S.R.J

Posted on 27 Jan 2013 09:59:19 GMT
easytiger says:
Safety devices on cars? Tell me about it. You can't push a Landcruiser out of a swamp with the door open-it won't go into gear. So there we were winching ourselves out of 4' of pure clarts, jumps in and the bl**dy door won't shut properly because of the clarts, so we can't drive out until we've scraped the doors and frames clean. We couldn't wait to get home and tell our parents.

Posted on 27 Jan 2013 09:46:58 GMT
nocheese says:
......" multi-buys like bog-roll and massive tins of coffee." A great insight into your glamorous lifestyle there, Lez.

Posted on 27 Jan 2013 00:39:10 GMT
Lez Lee says:
Sparky/smitty - we had a rep from Makro warehouse (cash & carry) come to our library asking if we wanted to join. It was an ordinary branch library with only 7 staff but we were told we could all be members if one of us registered as 'canteen manager'. I signed up for this important position and we all shopped there VAT free for a year or so until their manager realised we weren't really eligible. It was great for multi-buys like bog-roll and massive tins of coffee.

In reply to an earlier post on 26 Jan 2013 22:30:44 GMT
Last edited by the author on 26 Jan 2013 22:32:39 GMT
Good to know that this is not just a local issue, Sparky. I think a national review might flush more of the blighters into the open.

On second thoughts there might be govt savings to be made........thereby reducing the strain on the machine.

If the cost of tea/coffee is deducted at source does this mean they are eligible to buy VAT free tea/coffee, or at least claim it back, as the taxation of wages is eliminated having been done so prior to the normal point of deduction?

In reply to an earlier post on 26 Jan 2013 21:46:50 GMT
Sparky says:
Yes, this is exactly the procedure followed in cold weather in my LEA smitty, the cost of the tea/coffee and electricity involved is of course deducted at source (plus an accommodation and administration charge) and the local press are alerted so that a suitable article can be concocted regarding these scroungers abusing public resources.

In reply to an earlier post on 26 Jan 2013 21:08:16 GMT
Most schools have a big enough medical room for at least 4 beginning teachers to live in at night during cold spells so that there is some sort of presence to control those that venture in. There is also usually a microwave and wall mounted modern version of the 15 gallon Burco lest the pangs of hunger and tea/coffee withdrawal mainifest themselves.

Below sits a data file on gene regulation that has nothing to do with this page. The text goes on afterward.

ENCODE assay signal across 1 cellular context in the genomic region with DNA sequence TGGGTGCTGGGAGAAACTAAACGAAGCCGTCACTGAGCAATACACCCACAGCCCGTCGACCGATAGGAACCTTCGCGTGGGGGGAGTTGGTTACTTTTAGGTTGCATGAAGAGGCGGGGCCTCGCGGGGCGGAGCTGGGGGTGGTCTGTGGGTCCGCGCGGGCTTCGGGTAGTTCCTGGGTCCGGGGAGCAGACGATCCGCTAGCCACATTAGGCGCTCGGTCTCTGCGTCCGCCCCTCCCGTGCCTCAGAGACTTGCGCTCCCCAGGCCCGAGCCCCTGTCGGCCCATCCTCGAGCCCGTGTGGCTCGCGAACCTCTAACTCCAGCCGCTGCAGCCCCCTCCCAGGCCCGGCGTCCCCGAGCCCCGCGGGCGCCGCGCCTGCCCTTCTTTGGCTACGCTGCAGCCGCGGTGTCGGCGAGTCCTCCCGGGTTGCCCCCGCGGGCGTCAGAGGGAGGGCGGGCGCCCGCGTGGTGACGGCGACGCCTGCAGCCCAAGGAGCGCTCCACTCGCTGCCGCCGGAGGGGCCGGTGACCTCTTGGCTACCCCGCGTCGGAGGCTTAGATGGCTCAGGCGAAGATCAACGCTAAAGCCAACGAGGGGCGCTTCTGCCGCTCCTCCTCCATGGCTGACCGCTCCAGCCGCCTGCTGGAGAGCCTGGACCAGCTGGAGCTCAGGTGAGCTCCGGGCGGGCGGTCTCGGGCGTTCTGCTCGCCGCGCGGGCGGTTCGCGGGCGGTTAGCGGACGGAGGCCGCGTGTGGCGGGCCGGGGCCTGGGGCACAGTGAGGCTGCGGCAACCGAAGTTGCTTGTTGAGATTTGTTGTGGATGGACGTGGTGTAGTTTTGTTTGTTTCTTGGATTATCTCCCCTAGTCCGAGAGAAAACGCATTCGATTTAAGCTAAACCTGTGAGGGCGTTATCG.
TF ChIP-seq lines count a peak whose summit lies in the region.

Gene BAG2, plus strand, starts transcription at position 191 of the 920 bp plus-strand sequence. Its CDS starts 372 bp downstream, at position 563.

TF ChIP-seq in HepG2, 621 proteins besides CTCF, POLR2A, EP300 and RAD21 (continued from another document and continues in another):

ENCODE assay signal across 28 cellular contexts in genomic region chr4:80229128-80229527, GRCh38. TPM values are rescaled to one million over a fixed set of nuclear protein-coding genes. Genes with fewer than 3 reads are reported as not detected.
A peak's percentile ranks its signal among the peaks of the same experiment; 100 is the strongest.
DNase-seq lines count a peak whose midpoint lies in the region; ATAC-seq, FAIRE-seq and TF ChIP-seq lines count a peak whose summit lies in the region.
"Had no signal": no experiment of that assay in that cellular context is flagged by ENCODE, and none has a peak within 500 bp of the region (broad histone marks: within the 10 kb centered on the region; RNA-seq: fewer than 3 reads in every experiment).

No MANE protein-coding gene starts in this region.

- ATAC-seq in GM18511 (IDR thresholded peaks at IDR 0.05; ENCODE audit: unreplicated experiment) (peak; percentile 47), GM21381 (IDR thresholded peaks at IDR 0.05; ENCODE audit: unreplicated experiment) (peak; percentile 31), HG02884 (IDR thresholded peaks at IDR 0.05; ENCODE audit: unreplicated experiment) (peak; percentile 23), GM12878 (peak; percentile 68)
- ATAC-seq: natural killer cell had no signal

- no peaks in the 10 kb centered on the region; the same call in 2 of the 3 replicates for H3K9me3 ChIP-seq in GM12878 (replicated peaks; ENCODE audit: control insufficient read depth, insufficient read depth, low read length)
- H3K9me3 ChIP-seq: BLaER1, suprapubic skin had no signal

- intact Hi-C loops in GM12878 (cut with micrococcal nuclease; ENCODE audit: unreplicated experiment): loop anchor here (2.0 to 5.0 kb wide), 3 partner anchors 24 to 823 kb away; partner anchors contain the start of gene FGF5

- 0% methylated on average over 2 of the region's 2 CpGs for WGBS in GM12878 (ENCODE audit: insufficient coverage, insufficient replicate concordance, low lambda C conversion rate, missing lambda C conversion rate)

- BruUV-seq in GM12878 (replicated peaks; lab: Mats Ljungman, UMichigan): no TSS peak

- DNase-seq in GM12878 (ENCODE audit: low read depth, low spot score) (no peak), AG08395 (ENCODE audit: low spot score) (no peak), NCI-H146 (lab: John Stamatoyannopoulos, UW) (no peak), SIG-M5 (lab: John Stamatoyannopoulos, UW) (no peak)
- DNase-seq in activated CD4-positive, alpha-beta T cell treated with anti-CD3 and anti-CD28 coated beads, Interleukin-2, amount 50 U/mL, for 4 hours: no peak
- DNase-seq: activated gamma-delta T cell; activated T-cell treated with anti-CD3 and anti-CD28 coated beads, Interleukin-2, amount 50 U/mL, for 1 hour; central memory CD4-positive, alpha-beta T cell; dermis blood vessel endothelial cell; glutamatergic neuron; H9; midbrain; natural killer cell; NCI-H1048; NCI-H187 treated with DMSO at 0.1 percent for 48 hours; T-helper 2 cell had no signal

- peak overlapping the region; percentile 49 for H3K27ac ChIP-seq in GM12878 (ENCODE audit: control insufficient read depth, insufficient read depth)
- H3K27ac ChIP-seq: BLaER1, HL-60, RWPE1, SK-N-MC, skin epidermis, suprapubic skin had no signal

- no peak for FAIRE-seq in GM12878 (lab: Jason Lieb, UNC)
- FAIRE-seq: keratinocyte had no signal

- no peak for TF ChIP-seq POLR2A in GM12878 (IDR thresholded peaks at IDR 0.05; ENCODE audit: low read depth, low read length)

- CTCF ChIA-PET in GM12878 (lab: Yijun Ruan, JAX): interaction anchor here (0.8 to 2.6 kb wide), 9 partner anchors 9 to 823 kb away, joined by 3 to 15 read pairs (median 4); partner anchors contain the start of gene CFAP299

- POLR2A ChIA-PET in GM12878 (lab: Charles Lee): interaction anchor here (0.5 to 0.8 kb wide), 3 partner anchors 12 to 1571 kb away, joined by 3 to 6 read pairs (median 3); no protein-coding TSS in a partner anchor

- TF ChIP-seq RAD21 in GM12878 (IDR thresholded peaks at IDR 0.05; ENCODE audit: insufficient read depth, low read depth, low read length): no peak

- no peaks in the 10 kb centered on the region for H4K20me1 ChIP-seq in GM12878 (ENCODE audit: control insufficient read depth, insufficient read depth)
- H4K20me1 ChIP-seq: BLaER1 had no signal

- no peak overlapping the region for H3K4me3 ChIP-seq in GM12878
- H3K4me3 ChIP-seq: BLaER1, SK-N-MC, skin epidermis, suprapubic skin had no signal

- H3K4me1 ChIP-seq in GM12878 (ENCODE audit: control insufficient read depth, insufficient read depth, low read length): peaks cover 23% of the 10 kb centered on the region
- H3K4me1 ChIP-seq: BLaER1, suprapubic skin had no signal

Old schools used to only have one open fire in the middle of the front of the classroom, whereas nowadays there is at least one working radiator in every room, so things are looking up. Mind you the price of oil has curtailed the blithe practise of running the radiators with a window open to push out the germs that seem to favour schools as a meeting and dispersal point.

In reply to an earlier post on 26 Jan 2013 21:03:12 GMT
Yes, the passage of tome is a personally reductive factor of life.

In reply to an earlier post on 26 Jan 2013 21:02:14 GMT
Others sources, cryptic and perhaps archane, have also suggested that Fulchester will be the epicenter of the forthcoming apocalypse.

In reply to an earlier post on 26 Jan 2013 21:01:00 GMT
That is because the body work on your car is no longer folded from 1/4" steel, Peter. In te old days you caould have ram raided a bank on high street and the car would look fairly presentable. Nowadays with the microns thick steel shell even a large bumble bee can inflict damage. However you are getting more than 15 miles to the gallon these days, unless you drive a Vectra.

In reply to an earlier post on 26 Jan 2013 20:58:41 GMT
;-)

In reply to an earlier post on 26 Jan 2013 20:58:07 GMT
The ice age returning is still on the cards following measurements that suggest strongly that the Gulf Stream is on the verge of cessation, so keep that Afghan coat off ebay.

In reply to an earlier post on 26 Jan 2013 20:20:28 GMT
Sparky says:
I know a lot of teachers and can assure you that none of them lives in a posh suburb, SR. They also do far more work than they get paid for and in most cases more than the people who constantly whinge about and criticise them. If any do live away from their place of work they have a perfect right to and there may be a good reason for it.

In reply to an earlier post on 26 Jan 2013 18:12:52 GMT
Last edited by the author on 26 Jan 2013 18:13:30 GMT
S.R.J says:
Perhaps because when we were bairns Peter things were a tad different, 50% less cars on the roads, most goods delivered by train not lorries, teachers lived up the road not out in some posh suburbs where it took them an hour to drive to work; kids attended local schools and walked, and most peple also walked or caught the bus to work.........................whereas now.....................
S.R.J

Posted on 26 Jan 2013 18:07:04 GMT
...on a more serious note, Winters have been a lot, lot milder the past 20 years or so which has eased travel. The South now seem to suffer harsh weather more than we do.

As to other matters it is eminantly possible that the passage of tome has dampened both the confidence and the reflexes of youth

In reply to an earlier post on 26 Jan 2013 18:03:13 GMT
Remarkable that you've lived to tell the tale. Living on a major A road - and with children to boot - was an ill advised lifestyle choice on the part of you parents even for an era when times were hard and good housing hard to come by.
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Discussion in:  music discussion forum
Participants:  41
Total posts:  297
Initial post:  17 Jan 2013
Latest post:  11 Feb 2013